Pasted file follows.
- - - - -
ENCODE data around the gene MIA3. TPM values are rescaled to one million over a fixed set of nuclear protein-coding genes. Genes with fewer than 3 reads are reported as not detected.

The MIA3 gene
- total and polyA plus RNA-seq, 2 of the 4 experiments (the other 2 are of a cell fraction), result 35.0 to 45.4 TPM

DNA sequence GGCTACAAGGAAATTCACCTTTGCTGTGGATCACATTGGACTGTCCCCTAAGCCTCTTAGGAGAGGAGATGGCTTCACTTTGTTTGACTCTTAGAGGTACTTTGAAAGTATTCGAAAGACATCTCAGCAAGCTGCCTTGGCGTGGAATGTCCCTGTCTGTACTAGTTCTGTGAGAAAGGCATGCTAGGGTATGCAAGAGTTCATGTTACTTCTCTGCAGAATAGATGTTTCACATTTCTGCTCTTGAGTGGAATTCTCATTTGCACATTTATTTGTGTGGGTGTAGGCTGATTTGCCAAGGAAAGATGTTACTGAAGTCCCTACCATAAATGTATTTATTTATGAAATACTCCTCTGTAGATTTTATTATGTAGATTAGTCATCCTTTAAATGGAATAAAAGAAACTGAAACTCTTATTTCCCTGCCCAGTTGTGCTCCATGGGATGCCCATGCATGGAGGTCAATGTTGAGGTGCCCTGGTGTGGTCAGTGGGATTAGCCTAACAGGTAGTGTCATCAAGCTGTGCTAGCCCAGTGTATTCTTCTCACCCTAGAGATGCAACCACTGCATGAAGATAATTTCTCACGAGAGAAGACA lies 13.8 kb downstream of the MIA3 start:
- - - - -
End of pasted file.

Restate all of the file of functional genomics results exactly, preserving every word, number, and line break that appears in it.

ENCODE data around the gene MIA3. TPM values are rescaled to one million over a fixed set of nuclear protein-coding genes. Genes with fewer than 3 reads are reported as not detected.

The MIA3 gene
- total and polyA plus RNA-seq, 2 of the 4 experiments (the other 2 are of a cell fraction), result 35.0 to 45.4 TPM

DNA sequence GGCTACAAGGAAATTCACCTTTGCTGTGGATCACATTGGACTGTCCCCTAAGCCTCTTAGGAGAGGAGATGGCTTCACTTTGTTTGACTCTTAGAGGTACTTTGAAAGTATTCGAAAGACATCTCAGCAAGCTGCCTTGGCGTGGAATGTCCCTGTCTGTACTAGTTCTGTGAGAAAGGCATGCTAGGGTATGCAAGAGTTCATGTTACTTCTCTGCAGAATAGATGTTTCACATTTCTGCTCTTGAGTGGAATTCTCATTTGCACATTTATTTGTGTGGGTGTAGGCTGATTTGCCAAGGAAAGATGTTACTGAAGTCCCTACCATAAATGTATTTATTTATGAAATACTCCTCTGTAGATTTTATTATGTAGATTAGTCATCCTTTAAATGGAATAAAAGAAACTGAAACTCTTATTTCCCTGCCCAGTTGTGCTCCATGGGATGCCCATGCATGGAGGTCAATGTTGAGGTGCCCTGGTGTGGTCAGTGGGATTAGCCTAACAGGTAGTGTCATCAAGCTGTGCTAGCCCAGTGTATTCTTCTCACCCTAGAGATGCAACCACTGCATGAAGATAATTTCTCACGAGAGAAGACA lies 13.8 kb downstream of the MIA3 start: